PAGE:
Healing the Moral Wounds of War



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Moral Injury

I get ready to move to what is very likely my final assignment in the Army. I will become the Command Chaplain for the Southern Region Medical Command. From Jun 08 to Jul 11 I served as the Command Chaplain for the Medical Command in the Army. I've also been to war three times and during my Jan 04 to Feb 05 deployment to Iraq saw more of the rawness of war than I cared to. Moral Injury is the right and proper way to define it. I've gotten help and I continue to be a "work in progress". I continue to recover and view my journey as growth. I am excited about working with a smaller number of clinically trained chaplains and hope to collaborate with them to shape some meaningful, evidenced based care that will assist recovery, particularly for our wounded, ill and injured in our warrior transition units. I look forward to working with medical staffs and support staffs to provide the best science and art we can.

CH (COL) John Read more than 2 years ago


Cynthia, the journey continues. Ten years ago you joined the United Methodist Endorsing Agency in Nashville, Tenn. as we took the needs of chaplains returning from deployment seriously. Your work and others has changed lives. The ministry continues and I am deeply grateful that the UMCom has a landing page www.umc.org/military where resources are continuously being sought, added, and developed to inform and engage people and congregations to support our service members now, those who have served, and to prepare for those who will serve. Thank you for your continuous support.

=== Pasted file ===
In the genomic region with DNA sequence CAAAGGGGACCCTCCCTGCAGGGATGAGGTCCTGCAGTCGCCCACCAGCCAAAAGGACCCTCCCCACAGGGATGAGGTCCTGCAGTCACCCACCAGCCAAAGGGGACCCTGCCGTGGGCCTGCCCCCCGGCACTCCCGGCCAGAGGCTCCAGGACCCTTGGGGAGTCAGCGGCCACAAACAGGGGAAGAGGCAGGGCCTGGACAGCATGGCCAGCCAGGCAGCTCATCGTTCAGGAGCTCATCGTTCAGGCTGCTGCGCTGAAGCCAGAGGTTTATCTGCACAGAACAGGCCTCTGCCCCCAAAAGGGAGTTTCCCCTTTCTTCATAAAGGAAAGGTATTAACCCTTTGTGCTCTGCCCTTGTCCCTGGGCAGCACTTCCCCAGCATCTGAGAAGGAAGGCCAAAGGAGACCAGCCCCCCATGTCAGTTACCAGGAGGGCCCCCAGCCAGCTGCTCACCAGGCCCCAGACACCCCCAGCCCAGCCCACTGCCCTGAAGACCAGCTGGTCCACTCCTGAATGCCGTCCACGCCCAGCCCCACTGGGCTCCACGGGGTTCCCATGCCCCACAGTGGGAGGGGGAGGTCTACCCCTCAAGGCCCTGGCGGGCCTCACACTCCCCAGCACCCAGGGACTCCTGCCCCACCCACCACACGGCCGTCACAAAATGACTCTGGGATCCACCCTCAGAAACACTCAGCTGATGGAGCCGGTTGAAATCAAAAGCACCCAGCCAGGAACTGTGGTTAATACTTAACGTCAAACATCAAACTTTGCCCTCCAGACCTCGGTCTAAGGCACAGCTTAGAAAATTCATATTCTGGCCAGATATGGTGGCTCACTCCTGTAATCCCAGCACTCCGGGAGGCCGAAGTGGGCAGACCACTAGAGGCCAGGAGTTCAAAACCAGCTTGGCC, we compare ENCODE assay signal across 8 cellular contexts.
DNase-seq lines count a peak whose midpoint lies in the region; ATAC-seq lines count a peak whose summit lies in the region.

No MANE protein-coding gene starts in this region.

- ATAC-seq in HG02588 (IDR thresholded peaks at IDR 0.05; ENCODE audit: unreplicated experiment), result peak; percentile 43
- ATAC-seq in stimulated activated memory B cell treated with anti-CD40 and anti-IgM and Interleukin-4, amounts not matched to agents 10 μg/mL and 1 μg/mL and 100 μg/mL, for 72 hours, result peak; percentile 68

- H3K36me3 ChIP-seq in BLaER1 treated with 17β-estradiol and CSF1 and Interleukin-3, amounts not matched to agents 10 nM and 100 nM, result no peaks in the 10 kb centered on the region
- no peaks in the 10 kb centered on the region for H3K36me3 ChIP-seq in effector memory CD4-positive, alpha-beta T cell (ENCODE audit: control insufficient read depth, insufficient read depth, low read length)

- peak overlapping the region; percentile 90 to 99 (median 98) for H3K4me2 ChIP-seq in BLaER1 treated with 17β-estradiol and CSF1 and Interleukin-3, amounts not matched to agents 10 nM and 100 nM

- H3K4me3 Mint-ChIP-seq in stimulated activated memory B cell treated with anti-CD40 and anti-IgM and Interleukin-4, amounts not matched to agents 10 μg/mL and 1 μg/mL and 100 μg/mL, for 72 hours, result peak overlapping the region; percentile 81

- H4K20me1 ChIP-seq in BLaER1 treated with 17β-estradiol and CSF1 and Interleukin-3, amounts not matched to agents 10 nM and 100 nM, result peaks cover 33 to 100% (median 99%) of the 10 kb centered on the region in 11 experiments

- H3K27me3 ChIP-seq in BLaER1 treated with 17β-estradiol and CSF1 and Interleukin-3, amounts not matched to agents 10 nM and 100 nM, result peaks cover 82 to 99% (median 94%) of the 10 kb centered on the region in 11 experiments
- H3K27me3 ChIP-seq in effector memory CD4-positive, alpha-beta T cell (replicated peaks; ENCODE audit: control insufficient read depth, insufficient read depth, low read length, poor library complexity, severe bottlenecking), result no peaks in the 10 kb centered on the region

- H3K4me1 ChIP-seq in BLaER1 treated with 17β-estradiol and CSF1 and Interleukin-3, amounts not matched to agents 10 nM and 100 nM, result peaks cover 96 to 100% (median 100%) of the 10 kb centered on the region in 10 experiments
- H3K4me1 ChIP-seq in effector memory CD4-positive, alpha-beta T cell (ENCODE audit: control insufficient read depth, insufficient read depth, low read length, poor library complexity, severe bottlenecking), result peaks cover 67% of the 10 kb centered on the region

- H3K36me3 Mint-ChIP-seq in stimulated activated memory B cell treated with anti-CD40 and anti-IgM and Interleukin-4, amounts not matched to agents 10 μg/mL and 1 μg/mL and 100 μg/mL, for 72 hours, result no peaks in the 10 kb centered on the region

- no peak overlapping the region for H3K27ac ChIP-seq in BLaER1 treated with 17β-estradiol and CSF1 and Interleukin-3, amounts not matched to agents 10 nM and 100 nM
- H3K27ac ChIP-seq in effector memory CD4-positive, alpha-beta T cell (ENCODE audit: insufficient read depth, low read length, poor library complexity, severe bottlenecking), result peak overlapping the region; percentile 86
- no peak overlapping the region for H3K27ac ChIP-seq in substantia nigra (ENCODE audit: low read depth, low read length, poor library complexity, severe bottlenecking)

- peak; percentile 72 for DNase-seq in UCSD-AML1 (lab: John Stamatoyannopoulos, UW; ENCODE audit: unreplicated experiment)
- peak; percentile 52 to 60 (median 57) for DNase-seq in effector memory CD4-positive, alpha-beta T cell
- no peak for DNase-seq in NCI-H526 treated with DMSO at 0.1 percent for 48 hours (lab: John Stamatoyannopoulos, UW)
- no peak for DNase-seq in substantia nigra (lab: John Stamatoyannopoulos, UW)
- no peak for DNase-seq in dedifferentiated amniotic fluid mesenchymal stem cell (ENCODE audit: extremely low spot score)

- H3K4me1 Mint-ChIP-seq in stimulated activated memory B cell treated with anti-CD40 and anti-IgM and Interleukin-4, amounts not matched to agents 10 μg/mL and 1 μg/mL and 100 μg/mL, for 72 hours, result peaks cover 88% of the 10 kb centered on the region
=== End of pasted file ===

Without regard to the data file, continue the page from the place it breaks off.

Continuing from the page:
laura flippen more than 2 years ago

 Notable Quotes

"It is impossible to eradicate or quarantine religion. Any attempt to do so would result in far more bloodshed than religious people have perpetrated throughout their long histories."


Miroslav Volf, professor of theology at Yale University, writing in The Washington Post on the implications of ISIS attacks in Paris.

"The World Methodist Council condemns the  terrorist-motivated multiple bombings, shootings, and hostage-taking attacks in Paris ... World Methodist Council General Secretary Bishop Ivan Abrahams extends the condolences of the WMC to the next of kin of those killed and to the French nation. He also calls on all people of goodwill to remember those afflicted by this tragedy in their thoughts and prayers, including investigators and officials in the ongoing investigation. May God help us work toward and realise a day when violence no longer exists."

– World Methodist Council Statement

"Together with all people of good will, of whatever religious belief, we are horrified by the depth of violence despising human lives and finding pleasure in the death of others.

"We are people who believe in Christ. Our life shall witness that Christ is the 'Prince of Peace'. He has blessed those who make peace. This shall model our answer to the terrible attacks in Paris.

– Bishop Patrick Streiff, of the UMC of Central Southern and Sourthern Europe.

Cynthia B. Astle

Cynthia B. Astle is a veteran journalist who has specialized in covering The United Methodist Church for the past 27 years. She serves as coordinator for United Methodist Insight.


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